The evolution of responsive web design has had a huge effect on typography, and the appearance of text now needs to be adjustable to suit any device. Responsive typography therefore needs flexible, adaptable fonts to ensure maximum readability. Learn more in our overview of font in responsive web design.
Mobile data use sets the bar high for those programming websites or digital user interfaces. For mobile apps in particular, success hinges partly on quick and intuitive usability as well as short loading times for internet content. These requirements have caused web design to take on an increasingly sleek and minimalist style; what’s known as ‘flat design’. Following the motto ‘less is more’, this style avoids depicting user controls with images based on actual prototypes (e.g. a pen represents a word processing program or a speaker represents the control settings for the sound).
Many designers are instead opting for pictograms. These two-dimensional icons only feature the basic characteristics of the programs or items they represent. Another trait of pictograms is that they are incorporated into the source text and user interfaces in the form of web fonts. With this bold move, flat design is essentially turning its back on skeuomorphism—a design style whereby symbol objects are depicted as realistically as possible in order to ease users’ interactions with controls. A well-known example of such a loyal approach to flat design is the touchscreen-optimised user interface on Windows 8.
What’s an icon font?
The magnifying glass next to the search box, the shopping cart on your favourite online store, or the envelope next to the e-mail address—icons are found on virtually every website. Without using any words, they offer users help while navigating sites and make it clear which functions are carried out by which controls. Increasingly fewer designers are making use of bitmap icons or CSS sprites. Instead, a growing number of web designers are gravitating towards icon fonts. Icon fonts are a type of web font that contain vector-based pictograms instead of letters. In contrast to depictions that are composed of pixels within a bitmap, vector icons can easily be scaled up without loss of resolution quality or changes in file size.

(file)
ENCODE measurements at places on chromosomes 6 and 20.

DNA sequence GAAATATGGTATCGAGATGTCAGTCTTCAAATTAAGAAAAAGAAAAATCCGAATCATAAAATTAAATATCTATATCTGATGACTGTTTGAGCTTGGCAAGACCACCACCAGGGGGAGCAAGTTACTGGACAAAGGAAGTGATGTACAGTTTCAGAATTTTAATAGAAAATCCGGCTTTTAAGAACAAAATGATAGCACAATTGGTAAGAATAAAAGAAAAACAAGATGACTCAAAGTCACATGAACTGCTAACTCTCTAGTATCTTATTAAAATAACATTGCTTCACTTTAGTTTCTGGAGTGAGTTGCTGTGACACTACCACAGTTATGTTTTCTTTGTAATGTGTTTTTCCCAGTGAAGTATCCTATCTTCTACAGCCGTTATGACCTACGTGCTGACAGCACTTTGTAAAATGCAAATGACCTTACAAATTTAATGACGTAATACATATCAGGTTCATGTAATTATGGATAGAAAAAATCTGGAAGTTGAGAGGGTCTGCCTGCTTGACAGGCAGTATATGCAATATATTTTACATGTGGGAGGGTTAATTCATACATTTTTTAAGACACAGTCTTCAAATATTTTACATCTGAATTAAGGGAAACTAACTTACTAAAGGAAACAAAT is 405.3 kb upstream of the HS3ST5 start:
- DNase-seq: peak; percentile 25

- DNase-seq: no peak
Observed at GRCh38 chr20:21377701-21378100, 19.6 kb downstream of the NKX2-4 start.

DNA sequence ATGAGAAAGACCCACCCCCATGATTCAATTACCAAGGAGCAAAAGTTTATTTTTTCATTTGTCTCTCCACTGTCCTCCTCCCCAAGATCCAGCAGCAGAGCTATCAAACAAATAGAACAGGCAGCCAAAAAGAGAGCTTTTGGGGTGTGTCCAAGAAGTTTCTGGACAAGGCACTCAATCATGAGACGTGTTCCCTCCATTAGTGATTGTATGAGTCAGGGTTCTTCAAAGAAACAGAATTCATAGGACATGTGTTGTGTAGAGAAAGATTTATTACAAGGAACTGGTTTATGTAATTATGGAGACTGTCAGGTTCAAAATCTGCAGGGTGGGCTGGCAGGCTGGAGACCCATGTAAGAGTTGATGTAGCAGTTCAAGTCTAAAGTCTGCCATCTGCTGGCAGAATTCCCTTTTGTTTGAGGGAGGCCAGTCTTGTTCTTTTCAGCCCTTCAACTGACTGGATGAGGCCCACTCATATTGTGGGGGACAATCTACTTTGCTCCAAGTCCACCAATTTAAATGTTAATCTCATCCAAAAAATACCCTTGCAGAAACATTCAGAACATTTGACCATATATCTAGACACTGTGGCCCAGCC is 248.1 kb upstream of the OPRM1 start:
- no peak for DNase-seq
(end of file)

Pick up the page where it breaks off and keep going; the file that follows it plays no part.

Icon fonts can also be developed through CSS (cascading style sheets) if desired. Due to their ability to be freely scaled without resolution loss, vector-based icons can be used for HD displays; although unlike bit map graphics, this is only possible in monochromatic form (CCS3 also supports different colour gradients). Additionally, an entire icon font always needs to be added, even if only one pictogram is to be used. Some providers offer free icon fonts that can be found online, and font kits are also easy to set up.
Icon font providers
Web developers don’t always have to pay to use vector-based pictograms. An array of open source libraries, some boasting quite expansive selections, can be found online. Here’s a list of some of the most popular providers of freely available symbol sets: